What started as two members of the House of Representatives debating how to count prison inmates on the U.S. Census turned into a dispute over the band Nickelback on Thursday.
The conversation occurred on the House floor on Thursday during discussion of an amendment by Rep. Mark Pocan, D-Wisc. The amendment, which was added to the broader anti-corruption and government ethics bill expected to pass Friday, would require incarcerated people to be counted as residents of their last place of residence before they went to prison.
"If we count incarcerated persons as being present at their last-known residence, we know that the right community will receive an appropriate amount of population-based funding," he said.
Rep. Rodney Davis, R-Ill., opposed the amendment, arguing it doesn't address the "underlying issues with gerrymandering" and would overturn the long-held method by which the Census counts prisoners. He added that college students are counted at their dorms and military members at their base. Counting prisoners differently "only serves to decrease the accuracy of the Census," he said.
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Pocan then pulled Nickelback into the debate, saying that in a 2016 Census survey, just four of roughly 77,000 people wanted to keep the current provision of counting prisoners in place.
"That's probably about the percent of people who think Nickelback is their favorite band in this country. It's pretty low," he said, before gesturing to Davis. "Nickelback is your favorite band? I apologize to the gentleman."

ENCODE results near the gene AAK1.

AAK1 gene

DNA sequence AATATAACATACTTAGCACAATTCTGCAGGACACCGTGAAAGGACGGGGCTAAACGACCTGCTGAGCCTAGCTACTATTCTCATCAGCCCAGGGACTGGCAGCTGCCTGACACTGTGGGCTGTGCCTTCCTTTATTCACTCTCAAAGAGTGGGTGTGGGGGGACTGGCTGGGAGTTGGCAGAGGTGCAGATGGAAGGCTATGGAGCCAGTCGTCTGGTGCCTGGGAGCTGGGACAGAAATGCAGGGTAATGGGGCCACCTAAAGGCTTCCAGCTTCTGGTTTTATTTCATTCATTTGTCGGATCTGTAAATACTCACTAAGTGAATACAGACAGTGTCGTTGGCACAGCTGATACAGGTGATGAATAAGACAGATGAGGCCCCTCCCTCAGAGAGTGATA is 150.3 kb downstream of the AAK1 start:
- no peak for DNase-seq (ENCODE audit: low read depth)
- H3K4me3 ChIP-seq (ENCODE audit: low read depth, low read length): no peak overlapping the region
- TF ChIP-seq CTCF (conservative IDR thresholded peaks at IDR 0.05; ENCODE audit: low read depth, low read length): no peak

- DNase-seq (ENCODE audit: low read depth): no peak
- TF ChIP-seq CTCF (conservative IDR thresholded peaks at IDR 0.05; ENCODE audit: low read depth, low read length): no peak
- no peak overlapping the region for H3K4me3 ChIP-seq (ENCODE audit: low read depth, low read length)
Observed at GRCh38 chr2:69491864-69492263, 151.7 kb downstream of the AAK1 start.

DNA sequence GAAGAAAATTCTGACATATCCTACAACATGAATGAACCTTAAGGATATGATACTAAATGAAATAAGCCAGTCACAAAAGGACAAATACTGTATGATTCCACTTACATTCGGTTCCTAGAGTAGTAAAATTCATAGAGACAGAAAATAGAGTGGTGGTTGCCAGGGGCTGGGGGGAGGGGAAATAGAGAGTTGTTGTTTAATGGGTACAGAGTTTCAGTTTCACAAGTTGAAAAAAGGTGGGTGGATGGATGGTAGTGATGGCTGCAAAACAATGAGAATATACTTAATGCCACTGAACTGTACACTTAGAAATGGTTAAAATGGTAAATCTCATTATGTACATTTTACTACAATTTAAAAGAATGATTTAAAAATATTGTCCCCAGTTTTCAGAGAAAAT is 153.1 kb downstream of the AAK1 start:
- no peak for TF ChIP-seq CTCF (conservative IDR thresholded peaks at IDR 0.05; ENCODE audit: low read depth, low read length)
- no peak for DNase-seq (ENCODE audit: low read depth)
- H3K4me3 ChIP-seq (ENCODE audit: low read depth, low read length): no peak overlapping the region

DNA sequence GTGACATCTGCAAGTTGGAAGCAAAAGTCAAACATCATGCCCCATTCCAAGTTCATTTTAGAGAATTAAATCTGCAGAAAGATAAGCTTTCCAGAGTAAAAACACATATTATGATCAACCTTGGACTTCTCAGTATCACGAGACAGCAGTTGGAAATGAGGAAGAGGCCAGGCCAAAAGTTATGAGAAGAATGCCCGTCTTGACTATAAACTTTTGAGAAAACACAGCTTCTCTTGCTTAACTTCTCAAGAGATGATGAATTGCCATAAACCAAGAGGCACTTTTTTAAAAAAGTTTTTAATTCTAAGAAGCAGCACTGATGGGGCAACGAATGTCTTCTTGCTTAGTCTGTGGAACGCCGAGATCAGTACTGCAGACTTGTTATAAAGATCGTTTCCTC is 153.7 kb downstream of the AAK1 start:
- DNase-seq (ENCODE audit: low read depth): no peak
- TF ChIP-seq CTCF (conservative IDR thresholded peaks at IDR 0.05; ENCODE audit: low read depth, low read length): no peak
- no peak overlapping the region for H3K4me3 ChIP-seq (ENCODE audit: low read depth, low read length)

Davis then interrupted: "Why would you criticize one of the greatest bands of the '90s?"
Pocan: "Wow. Alright. One more reason why there's a difference between Democrats and Republicans."
Davis: "I know he did not mean to offend the many thousands upon thousands of Nickelback fans in his district in Wisconsin. I'll stand here to save you from doing that and have to face the political consequences at the ballot box."
Davis then proved he was a fan before recommending that fellow members vote no on the amendment.
"Yes, I actually do have a Nickelback song on my running playlist that I listen to on a regular basis."
In closing his remarks, Pocan credited Davis for copping to his fondness for the band.
"I appreciate that very brave admission of your fandom for Nickelback," he said.
The amendment was agreed to by a voice vote.
After the debate, Pocan sent one final Nickelback-related missive to his colleague. He tweeted a photo featuring Nickelback's lead singer Chad Kroeger in the video for the band's hit "Photograph." Only this time, the photograph Kroeger holds reads "Vote 'YES' on H.R. 1"
— Rep. Mark Pocan (@repmarkpocan) March 7, 2019
This article originally appeared on USA TODAY: Republican congressman rushes to defend Nickelback after Democrat jokes about band's fans